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Sterling dips after data highlights ‘horrible’ economic backdrop

2023 01 10T121935Z 1 LYNXMPEJ090DR RTROPTP 4 BRITAIN ECONOMY - Global Banking | Finance

By Amanda Cooper

LONDON (Reuters) – The pound dipped on Tuesday, as a week-old rally ran out of steam following downbeat data and a reminder from the Bank of England’s chief economist that inflation could prove persistent, even as domestic energy prices retreat.

A series of surveys on Tuesday showed British consumer spending rose in December – seemingly defying the cost-of-living crisis – but lagged inflation.

The British Retail Consortium said spending in store chains rose by 6.9% in annual terms in December, but this was a long way off consumer price inflation, which hit 10.7% in November.

David Stritch, a currency analyst at broker CaxtonFX, cited government mortgage data that showed 1.4 million UK households will renew their fixed-rate home loans this year – 800,000 of those are on a rate of 2% or below and could see their monthly interest payments double.

“Moreover, BoE data suggests that 25.6% of fixed UK mortgages are up for renewal within the next 1-2 years, meaning that this issue is more than likely to act as a serious drag on growth for years to come,” he said.

The pound was last down 0.2% against the dollar at $1.216 and down 0.2% on the euro at 88.30 pence.

Sterling has recovered almost 20% in value since hitting a record low of $1.0327 against the dollar in late September. But it remains 10% below where it was this time last year and its apparent strength is more a function of a slide in the dollar.

A month ago, interest-rate derivatives implied U.S. rates would peak around 4.80 % by June and gradually fall to 4.6% by the end of this year. Now, markets are showing rates rising to 4.9%, but dropping to around 4.4% by year-end.

The UK interest-rate curve shows rates rising to 4.5% by August and falling to around 4.36% by the end of the year – underscoring how “higher for longer” might apply more to Britain than the United States.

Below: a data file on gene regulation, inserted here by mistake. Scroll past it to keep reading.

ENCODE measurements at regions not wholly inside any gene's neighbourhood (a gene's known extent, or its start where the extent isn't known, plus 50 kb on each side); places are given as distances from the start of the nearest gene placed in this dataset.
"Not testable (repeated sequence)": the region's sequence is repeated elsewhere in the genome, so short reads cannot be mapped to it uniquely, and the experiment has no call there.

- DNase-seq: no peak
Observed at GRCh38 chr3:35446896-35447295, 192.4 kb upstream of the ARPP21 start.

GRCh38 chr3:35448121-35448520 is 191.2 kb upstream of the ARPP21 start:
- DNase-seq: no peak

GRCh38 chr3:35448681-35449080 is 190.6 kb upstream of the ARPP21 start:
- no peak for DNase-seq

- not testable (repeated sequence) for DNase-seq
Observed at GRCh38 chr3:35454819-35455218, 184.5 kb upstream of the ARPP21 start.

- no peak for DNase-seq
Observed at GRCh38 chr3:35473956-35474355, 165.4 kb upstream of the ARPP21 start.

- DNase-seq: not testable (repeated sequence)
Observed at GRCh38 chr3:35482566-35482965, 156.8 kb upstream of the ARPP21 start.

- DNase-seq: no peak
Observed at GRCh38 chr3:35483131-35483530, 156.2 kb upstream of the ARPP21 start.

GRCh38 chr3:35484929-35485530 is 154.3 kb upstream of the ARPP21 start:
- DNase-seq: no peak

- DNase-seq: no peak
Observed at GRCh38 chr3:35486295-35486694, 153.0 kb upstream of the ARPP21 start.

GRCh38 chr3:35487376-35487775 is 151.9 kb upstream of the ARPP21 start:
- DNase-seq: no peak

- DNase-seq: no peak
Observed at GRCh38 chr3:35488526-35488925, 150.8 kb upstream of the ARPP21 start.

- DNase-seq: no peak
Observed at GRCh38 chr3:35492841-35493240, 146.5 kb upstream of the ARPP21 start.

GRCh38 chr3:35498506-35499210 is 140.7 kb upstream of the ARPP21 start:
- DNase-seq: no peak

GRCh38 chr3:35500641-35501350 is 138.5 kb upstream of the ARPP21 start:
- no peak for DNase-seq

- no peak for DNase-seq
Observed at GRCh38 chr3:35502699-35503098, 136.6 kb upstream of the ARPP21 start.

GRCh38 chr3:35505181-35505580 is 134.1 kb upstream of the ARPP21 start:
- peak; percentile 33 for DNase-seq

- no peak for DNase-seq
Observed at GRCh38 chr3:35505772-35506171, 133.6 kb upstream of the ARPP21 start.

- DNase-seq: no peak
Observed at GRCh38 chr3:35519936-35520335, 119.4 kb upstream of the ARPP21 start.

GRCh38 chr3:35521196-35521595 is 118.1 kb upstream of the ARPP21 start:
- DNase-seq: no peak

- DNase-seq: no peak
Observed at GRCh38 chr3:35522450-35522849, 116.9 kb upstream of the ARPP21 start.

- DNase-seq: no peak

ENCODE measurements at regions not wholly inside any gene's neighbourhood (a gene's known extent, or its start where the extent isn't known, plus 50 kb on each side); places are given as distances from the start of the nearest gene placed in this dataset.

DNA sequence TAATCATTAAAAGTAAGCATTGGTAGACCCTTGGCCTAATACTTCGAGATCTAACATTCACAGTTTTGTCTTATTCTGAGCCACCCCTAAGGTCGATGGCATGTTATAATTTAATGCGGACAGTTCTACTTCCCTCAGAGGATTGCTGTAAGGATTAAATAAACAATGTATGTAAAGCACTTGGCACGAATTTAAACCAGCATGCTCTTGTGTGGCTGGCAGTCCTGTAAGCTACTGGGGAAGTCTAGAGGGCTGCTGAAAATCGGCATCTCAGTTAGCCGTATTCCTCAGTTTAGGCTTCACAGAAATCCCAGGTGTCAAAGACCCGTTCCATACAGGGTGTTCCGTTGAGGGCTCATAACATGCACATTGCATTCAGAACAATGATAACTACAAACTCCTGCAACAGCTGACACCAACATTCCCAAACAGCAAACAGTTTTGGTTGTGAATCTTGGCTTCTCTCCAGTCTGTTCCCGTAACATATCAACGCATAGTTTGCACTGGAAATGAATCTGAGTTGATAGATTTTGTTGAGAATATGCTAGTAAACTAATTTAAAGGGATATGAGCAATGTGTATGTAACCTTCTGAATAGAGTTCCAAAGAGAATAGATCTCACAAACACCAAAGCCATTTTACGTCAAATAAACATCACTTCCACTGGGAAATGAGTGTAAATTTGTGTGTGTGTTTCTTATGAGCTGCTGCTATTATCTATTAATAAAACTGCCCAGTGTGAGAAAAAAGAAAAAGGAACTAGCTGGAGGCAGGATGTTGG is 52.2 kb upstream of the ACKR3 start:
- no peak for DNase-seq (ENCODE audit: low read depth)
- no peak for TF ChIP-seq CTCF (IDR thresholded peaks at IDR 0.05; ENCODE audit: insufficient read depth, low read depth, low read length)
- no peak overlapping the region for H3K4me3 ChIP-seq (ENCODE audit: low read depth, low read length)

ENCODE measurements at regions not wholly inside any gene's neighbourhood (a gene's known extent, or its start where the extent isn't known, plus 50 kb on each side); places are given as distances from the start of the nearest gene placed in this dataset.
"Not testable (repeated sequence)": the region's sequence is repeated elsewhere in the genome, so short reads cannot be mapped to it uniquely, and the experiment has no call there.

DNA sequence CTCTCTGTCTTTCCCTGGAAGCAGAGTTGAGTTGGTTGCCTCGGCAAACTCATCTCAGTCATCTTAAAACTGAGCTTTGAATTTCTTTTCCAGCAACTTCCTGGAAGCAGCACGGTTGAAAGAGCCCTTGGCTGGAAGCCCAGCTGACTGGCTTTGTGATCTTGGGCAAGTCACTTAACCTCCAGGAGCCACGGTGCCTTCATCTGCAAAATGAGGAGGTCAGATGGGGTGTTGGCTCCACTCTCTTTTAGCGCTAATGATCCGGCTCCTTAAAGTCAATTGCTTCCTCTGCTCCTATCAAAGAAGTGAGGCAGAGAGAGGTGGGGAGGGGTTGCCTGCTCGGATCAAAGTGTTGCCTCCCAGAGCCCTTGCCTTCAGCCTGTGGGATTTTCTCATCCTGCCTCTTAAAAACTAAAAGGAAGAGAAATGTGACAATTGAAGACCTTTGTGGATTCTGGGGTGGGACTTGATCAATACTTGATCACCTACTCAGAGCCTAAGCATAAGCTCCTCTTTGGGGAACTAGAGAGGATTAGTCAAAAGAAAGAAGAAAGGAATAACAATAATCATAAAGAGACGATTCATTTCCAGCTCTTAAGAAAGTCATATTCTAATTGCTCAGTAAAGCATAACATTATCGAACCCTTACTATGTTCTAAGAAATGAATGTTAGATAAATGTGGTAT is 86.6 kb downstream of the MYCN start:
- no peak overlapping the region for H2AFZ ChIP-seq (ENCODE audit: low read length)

Bank of England Chief Economist Huw Pill reinforced this in remarks on Monday, when he said Britain was at risk of persistent inflationary pressure from a tight labour market, even if natural gas prices, which have halved in a month, keep falling, implying further rate rises may be needed.

Britain’s economy ranked last among those of the Group of Seven richest nations in the third quarter of 2022. On Monday, a survey showed the UK has become less competitive and less attractive to foreign investors because of soaring energy costs and recent political turmoil.

Federal Reserve Chair Jerome Powell will address a conference on central bank independence later in the day. Investors will scour his remarks for any signals as to what to expect in terms of changes to monetary policy.

Fed officials have been repeatedly said that, with U.S. inflation running well above the central bank’s 2% target, a shift towards cutting rates is likely to be soon.

U.S. consumer price index data on Thursday could prove instrumental in setting investor expectations for both U.S. inflation and rates.

At the margin, news on Monday that Britain has agreed a way to share live data with the European Union on trade with Northern Ireland, could prove a positive, Rabobank head of currency strategy Jane Foley said.

The deal could represent a step towards resolving long-standing issues arising from the post-Brexit trade rules that govern the region.

“Sterling hasn’t moved, but actually, within this story, it’s finally some good news that is maybe growing out of the UK backdrop – which, let’s face it – looks horrible,” she said.

“Obvbiously, there is a long way to go, but it’s quite a relief to see a bit of positivity coming from UK fundamentals, which isn’t that common these days,” she said.

(Reporting by Amanda Cooper; Editing by Barbara Lewis)

Global Banking & Finance Review


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